When the Savoy first opened in 1957 it caused a sensation by using the then-brand-new Todd-AO technology and was thus considered the "most modern film theatre in Europe".
Todd-AO is a high-resolution, widescreen 70mm format, giving the audience the feeling of sitting right in the middle of the action. lt was named after its inventor Michael Todd, who had, in partnership with the American Optical Company (AO), developed the technology in the 1950s. Wide-angle lenses were used to shoot on 65mm negative film, from which 70mm copies were made that were then projected onto a large and strongly curved screen (2.2:1). The image quality of these films can reach resolutions of up to 16K in full format.
However, the production of Todd-AO films is very expensive which is why the technology is rarely used anymore.
Today, 70mm films have experienced a resurgence, mainly due to directors such as Quentin Tarantino or Christopher Nolan, who prominently released 70mm films in the 2010s.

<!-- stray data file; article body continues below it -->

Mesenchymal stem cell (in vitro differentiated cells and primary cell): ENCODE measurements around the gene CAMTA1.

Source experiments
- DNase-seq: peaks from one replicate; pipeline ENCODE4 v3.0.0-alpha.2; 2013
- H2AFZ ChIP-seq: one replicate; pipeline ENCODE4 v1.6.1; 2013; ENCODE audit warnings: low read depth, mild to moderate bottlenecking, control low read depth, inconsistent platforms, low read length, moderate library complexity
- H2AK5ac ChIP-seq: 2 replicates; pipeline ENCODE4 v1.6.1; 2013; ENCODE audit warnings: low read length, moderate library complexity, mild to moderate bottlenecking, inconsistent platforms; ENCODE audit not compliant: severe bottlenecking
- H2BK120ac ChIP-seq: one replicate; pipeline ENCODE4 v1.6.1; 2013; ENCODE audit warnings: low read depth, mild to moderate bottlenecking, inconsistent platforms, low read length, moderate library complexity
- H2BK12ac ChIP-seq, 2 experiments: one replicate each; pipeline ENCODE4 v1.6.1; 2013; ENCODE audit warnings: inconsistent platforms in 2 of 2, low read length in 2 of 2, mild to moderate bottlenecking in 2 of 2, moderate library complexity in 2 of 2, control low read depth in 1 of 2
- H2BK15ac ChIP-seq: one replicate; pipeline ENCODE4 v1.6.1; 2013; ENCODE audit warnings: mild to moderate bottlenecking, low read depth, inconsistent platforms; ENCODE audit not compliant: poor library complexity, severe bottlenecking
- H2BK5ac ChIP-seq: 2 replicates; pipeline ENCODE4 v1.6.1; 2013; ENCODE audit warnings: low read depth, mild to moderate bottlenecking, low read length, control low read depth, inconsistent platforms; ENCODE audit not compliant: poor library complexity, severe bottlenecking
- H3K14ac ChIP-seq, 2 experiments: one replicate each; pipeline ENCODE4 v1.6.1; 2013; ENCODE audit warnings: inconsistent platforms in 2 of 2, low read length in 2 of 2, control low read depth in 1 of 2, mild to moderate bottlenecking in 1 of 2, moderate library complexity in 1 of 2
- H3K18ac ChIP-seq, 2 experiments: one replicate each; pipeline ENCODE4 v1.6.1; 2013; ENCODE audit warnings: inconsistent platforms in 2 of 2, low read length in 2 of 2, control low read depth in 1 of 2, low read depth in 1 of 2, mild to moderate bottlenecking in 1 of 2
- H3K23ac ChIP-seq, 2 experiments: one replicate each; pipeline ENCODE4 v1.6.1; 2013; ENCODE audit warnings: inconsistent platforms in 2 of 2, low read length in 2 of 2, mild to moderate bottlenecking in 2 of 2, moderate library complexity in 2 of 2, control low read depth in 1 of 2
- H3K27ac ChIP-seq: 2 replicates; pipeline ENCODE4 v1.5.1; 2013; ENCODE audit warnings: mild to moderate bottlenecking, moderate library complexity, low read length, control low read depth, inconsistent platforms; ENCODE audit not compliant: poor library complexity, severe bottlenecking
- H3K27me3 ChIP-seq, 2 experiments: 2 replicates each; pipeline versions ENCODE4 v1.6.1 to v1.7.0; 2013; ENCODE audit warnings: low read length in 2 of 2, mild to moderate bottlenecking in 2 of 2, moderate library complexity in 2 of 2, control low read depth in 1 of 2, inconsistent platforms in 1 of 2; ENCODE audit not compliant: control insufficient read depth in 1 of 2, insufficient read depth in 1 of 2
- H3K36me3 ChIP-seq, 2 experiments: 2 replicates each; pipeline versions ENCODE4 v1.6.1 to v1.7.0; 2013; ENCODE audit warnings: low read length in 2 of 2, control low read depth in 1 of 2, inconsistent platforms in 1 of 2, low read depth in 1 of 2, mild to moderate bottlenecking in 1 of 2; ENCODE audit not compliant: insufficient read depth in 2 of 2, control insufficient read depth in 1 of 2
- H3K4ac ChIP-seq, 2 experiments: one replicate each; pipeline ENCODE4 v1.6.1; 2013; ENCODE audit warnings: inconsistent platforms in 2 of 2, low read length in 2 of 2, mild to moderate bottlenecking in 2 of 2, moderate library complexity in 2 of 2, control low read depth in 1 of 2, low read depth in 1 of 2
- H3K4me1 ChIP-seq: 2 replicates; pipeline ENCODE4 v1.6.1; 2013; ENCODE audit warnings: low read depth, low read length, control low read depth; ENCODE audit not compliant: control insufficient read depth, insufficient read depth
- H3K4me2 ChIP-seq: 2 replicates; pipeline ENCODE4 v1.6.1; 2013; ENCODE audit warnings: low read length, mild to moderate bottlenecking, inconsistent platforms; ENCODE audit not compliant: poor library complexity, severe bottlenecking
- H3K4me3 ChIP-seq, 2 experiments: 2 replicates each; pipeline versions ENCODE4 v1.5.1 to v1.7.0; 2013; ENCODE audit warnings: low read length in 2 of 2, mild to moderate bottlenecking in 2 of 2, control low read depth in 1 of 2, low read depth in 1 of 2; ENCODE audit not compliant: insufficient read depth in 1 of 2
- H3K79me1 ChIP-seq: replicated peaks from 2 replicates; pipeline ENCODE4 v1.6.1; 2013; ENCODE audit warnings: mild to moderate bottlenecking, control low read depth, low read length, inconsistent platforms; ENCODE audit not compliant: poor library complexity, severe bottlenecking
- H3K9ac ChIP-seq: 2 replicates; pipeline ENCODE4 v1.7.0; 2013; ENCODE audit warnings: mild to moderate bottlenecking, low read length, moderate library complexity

And so the Savoy, too, followed its own tradition and reinstalled a 70mm proJector in 2015, 2 years after its reopening. To this day, the Savoy remains one of only a handful of cinemas in Germany able to project 70mm film - and the only one in Hamburg. When Quentin Tarantino, who traditionally still shoots all of his films on actual film, decided to shoot his 2015 film The Hateful Eight entirely an 65mm film, the Savoy was one of only four cinemas in Germany to show it in 70mm.
Since then, various films have been released and shown at the Savoy in 70mm: Christopher Nolan's Dunkirk as weil as Murder on the Orient Express in 2017 and Joker in 2019. "Tenet," Nolan's last film, was a huge box office success as the first major blockbuster in the Corona pandemic.
But also film classics such as Hitchcock's Vertigo (1958) or Kubrick's 2001: A Space Odyssey (1968) had a 70mm revival at the Savoy - a list to be continued.